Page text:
On "Forging Ahead"
To the Editor:
As one who retired in January 2018, I appreciated the May issue’s focus on retired and soon-to-be-retired faculty, especially the thoughts of James Grossman, David MacLaren McDonald, and Allison Blakely. I wondered whether any thought had been given to scholars of early history, given the wide use of the word emeritus/a in the essays, for the word in Latin can mean “unfit for service, worn out”—precisely the opposite of the views expressed by many of your writers. In particular, Dr. Blakely’s insistence that he remains full of energy is a wonderful rejoinder to those who see retired colleagues as useless and expendable. Three points seemed to be missing from the essays:
Although Professor McDonald mentions a colleague whose decision to retire was partly motivated by the desire to make way for someone new, this is not always successful. I suspect that more than a handful of us made our decision with this goal in mind, only to find that the university administration used the opportunity to move money elsewhere. As a medievalist, I have seen many of my more senior colleagues elsewhere retire, only to find that the dean or their fellow historians decided that medieval history no longer was valued.
The panelists emphasize that they are still actively engaged in scholarship, and that unlike our STEM colleagues who lose a vital laboratory, humanists can continue to work. But that does not mean that retired humanities faculty do not need resources or provide benefits to their former institutions, resources that are not always available. Retired faculty certainly understand that university space is precious, but providing some for active retired faculty can pay dividends to both retirees and the university.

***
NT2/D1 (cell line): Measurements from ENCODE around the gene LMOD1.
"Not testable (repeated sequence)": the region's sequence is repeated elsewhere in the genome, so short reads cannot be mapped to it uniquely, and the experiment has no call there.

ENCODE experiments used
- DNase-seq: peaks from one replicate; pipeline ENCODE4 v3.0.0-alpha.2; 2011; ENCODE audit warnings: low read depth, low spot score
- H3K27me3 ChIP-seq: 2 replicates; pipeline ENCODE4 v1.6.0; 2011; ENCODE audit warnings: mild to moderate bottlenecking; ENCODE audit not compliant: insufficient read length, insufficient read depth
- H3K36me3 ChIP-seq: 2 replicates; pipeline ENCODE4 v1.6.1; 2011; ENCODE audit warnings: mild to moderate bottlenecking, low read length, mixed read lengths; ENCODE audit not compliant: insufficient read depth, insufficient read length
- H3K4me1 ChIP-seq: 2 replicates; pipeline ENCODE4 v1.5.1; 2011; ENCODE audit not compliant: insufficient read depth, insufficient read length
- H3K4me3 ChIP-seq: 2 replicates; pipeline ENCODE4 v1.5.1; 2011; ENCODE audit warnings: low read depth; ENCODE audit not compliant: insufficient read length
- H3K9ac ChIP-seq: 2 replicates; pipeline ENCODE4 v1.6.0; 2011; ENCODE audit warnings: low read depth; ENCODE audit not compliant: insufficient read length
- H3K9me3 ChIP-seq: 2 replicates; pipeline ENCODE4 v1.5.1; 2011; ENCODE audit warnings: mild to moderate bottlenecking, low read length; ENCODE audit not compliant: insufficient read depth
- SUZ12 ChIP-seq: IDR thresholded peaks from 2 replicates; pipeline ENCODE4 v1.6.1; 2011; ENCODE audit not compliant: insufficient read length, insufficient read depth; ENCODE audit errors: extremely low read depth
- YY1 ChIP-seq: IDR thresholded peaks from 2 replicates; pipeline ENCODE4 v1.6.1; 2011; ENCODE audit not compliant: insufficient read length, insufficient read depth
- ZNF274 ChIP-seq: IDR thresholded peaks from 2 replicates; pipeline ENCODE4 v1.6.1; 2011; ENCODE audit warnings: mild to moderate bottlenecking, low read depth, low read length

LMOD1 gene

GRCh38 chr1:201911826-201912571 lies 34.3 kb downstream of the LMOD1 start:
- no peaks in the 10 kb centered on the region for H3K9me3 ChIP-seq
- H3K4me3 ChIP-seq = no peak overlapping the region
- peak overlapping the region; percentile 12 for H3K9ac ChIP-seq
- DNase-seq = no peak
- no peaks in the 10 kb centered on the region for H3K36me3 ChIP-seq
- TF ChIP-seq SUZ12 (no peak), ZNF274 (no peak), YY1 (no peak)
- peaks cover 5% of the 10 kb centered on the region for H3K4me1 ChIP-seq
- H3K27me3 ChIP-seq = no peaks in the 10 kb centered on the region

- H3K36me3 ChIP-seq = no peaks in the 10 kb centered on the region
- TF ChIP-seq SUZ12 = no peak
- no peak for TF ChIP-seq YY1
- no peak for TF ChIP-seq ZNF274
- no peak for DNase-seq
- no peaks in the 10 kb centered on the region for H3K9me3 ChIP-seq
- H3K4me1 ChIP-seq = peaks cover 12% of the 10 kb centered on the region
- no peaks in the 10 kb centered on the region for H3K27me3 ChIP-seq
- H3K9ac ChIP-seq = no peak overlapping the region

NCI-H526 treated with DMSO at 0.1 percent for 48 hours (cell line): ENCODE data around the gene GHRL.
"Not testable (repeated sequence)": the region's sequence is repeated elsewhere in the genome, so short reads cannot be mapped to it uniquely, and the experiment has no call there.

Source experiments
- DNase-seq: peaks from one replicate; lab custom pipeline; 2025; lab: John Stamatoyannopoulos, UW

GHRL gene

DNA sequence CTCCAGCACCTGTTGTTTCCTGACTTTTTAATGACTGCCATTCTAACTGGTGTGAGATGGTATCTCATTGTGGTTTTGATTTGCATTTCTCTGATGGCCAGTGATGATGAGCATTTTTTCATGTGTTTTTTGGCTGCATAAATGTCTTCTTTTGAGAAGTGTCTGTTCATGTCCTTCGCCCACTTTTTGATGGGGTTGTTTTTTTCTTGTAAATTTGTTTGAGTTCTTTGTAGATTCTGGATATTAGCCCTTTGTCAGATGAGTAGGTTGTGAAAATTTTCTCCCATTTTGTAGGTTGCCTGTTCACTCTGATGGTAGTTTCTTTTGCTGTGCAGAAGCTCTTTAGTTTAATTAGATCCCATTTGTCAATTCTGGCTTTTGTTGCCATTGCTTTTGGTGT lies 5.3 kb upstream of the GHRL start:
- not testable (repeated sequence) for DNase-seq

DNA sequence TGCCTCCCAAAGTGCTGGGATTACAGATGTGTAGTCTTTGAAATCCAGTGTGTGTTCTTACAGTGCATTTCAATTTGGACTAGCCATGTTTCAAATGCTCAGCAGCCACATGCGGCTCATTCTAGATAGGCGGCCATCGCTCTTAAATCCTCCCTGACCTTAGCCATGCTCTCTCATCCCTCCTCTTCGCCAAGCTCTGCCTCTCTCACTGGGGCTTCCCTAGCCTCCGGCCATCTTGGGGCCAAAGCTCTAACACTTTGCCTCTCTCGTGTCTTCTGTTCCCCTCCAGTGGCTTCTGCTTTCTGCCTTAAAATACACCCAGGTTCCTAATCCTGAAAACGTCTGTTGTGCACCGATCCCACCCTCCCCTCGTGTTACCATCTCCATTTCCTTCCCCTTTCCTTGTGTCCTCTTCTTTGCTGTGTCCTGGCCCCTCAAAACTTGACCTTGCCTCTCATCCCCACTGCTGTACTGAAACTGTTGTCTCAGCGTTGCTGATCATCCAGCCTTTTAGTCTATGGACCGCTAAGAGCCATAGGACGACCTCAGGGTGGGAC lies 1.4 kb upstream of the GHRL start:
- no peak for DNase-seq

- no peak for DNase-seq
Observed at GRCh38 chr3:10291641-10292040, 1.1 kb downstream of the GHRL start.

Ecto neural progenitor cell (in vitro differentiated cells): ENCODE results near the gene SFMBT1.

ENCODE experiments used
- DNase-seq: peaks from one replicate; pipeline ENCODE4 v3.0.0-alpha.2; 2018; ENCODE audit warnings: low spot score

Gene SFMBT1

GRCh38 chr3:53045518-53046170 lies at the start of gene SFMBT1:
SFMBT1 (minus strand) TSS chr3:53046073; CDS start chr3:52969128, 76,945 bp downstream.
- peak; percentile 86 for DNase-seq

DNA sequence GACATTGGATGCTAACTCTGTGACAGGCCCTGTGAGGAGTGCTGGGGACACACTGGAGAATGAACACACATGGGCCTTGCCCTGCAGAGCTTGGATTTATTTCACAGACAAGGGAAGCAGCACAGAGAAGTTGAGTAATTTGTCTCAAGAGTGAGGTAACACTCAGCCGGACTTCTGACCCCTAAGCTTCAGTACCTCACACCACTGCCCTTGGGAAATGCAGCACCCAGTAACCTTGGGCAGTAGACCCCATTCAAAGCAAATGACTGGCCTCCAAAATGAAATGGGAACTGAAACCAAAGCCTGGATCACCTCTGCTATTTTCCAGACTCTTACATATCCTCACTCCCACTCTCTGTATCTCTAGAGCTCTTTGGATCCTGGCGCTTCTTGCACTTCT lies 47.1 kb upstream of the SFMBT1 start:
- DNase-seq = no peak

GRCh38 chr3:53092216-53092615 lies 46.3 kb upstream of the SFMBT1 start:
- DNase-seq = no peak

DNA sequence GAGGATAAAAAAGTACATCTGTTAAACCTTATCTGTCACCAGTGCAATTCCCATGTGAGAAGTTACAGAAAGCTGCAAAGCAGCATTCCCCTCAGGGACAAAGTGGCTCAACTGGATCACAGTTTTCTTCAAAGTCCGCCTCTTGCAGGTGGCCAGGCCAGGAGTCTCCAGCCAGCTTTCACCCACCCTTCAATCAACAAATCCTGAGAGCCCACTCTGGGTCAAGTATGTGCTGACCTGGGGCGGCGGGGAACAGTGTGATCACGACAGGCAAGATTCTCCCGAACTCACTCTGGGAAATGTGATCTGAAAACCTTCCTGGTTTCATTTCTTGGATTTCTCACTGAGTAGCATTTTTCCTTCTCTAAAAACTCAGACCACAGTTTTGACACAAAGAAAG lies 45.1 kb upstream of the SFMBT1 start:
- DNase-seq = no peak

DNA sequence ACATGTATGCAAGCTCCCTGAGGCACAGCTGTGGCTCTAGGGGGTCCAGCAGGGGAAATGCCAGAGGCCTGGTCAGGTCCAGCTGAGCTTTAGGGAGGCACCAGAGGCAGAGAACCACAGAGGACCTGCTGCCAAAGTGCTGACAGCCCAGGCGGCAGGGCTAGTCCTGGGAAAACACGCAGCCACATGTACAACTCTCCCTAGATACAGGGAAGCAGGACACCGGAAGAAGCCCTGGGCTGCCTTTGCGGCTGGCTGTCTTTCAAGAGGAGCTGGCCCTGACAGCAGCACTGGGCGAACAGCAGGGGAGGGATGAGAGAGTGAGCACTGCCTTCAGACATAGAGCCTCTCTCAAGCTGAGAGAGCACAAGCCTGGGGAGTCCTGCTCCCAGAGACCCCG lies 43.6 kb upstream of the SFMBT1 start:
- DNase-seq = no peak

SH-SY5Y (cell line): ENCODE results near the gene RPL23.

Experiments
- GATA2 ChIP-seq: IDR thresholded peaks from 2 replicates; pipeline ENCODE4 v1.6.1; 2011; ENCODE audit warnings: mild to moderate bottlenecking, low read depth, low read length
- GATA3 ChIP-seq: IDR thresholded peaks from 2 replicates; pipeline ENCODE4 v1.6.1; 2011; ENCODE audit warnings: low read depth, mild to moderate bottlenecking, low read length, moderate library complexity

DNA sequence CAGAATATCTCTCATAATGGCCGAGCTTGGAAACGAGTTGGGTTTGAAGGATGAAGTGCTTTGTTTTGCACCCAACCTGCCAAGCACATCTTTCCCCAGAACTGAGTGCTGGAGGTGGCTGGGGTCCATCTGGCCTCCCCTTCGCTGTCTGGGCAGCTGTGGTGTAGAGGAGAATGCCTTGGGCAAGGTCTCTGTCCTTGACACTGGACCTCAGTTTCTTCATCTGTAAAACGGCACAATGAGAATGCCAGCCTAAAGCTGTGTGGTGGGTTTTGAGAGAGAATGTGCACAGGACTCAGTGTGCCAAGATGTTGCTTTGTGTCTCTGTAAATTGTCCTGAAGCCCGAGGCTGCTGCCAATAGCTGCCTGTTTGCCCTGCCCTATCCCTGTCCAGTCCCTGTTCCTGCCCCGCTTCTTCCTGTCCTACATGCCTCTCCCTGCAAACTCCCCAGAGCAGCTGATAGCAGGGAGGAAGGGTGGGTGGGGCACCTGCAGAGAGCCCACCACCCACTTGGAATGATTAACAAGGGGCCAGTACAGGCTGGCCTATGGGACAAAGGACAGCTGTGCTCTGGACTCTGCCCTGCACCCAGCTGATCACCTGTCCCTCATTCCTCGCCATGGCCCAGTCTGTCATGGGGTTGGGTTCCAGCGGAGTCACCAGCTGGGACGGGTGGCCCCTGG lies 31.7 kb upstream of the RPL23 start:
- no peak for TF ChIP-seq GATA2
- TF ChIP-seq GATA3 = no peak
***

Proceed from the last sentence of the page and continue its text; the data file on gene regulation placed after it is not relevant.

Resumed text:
I saw nothing in any of the essays about the economic plight of faculty (and staff) in retirement. Most devoted decades of service to the institution, frequently at compressed or inverted salaries, but were promised compensatory benefits to be received in retirement. It is both demoralizing and insulting to find that new generations of university administrators look on retirees as irrelevant or, worse, a drag on their economic bottom lines. The primary target heretofore has been health insurance, in which universities across the country have emulated the worst examples in corporate culture to gut policies for retirees precisely when they need them most. In my experience, more than one administrative vice president has announced that retiree benefits will be “scrutinized for ‘potential rebalancing.’”
Retirement can and should be a productive and rewarding final chapter in the lives of scholars. Why must American culture and the universities within it edit the text so radically that the conclusion diminishes the entire work?
University of Oklahoma (emeritus)
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